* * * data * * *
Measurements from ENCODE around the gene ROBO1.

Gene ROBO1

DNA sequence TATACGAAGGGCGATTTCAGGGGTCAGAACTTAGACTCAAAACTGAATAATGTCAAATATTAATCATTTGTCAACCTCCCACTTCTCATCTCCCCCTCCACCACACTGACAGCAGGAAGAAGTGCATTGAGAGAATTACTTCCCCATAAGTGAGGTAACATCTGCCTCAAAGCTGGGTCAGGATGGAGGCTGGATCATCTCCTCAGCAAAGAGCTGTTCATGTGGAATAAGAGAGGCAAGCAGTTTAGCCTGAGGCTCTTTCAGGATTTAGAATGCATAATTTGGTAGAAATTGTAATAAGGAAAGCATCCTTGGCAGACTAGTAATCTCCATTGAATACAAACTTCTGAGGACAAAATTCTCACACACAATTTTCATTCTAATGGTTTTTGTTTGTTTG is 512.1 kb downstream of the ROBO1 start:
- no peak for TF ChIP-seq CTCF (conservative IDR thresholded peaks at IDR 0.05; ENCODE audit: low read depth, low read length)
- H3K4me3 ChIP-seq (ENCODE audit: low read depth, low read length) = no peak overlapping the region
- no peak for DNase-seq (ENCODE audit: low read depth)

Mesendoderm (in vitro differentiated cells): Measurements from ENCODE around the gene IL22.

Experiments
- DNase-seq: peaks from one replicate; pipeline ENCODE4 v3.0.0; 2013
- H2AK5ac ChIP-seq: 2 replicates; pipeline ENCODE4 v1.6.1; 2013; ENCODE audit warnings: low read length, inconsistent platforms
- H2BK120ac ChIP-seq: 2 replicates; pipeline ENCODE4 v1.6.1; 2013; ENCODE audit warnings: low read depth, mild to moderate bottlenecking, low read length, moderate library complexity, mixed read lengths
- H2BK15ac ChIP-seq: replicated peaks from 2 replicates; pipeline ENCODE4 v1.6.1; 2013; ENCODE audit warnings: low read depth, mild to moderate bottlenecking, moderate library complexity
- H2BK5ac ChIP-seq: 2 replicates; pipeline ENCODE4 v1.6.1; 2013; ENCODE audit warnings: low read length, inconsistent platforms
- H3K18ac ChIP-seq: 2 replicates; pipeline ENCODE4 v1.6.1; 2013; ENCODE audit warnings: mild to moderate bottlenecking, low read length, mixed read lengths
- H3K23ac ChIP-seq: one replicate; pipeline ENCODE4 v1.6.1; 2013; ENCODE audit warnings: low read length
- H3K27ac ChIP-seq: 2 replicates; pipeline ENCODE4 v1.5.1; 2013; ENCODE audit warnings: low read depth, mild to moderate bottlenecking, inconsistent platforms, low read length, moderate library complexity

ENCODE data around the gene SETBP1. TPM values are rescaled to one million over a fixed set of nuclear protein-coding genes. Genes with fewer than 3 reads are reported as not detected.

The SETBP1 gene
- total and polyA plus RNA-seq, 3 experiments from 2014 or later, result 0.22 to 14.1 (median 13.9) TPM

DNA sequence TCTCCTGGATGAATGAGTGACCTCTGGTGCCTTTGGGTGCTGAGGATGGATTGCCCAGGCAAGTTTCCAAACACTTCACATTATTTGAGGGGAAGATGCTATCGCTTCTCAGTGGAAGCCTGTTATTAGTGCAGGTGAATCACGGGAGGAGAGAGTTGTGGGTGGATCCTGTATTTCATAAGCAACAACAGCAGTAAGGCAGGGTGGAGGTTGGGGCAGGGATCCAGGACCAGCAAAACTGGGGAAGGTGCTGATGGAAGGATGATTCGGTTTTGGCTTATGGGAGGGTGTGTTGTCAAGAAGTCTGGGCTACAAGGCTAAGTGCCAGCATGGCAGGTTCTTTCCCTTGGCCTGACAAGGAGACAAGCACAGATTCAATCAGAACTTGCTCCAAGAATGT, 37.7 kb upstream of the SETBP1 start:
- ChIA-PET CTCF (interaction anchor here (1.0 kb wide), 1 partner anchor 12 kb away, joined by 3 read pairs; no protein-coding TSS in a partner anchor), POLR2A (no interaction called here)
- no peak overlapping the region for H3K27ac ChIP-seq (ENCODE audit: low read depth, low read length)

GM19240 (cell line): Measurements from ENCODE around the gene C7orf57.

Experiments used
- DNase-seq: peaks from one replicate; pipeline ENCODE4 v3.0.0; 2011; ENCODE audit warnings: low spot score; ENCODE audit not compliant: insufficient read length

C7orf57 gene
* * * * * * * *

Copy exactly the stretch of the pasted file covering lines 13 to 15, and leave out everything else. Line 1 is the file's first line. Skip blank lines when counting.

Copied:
- H2BK5ac ChIP-seq: 2 replicates; pipeline ENCODE4 v1.6.1; 2013; ENCODE audit warnings: low read length, inconsistent platforms
- H3K18ac ChIP-seq: 2 replicates; pipeline ENCODE4 v1.6.1; 2013; ENCODE audit warnings: mild to moderate bottlenecking, low read length, mixed read lengths
- H3K23ac ChIP-seq: one replicate; pipeline ENCODE4 v1.6.1; 2013; ENCODE audit warnings: low read length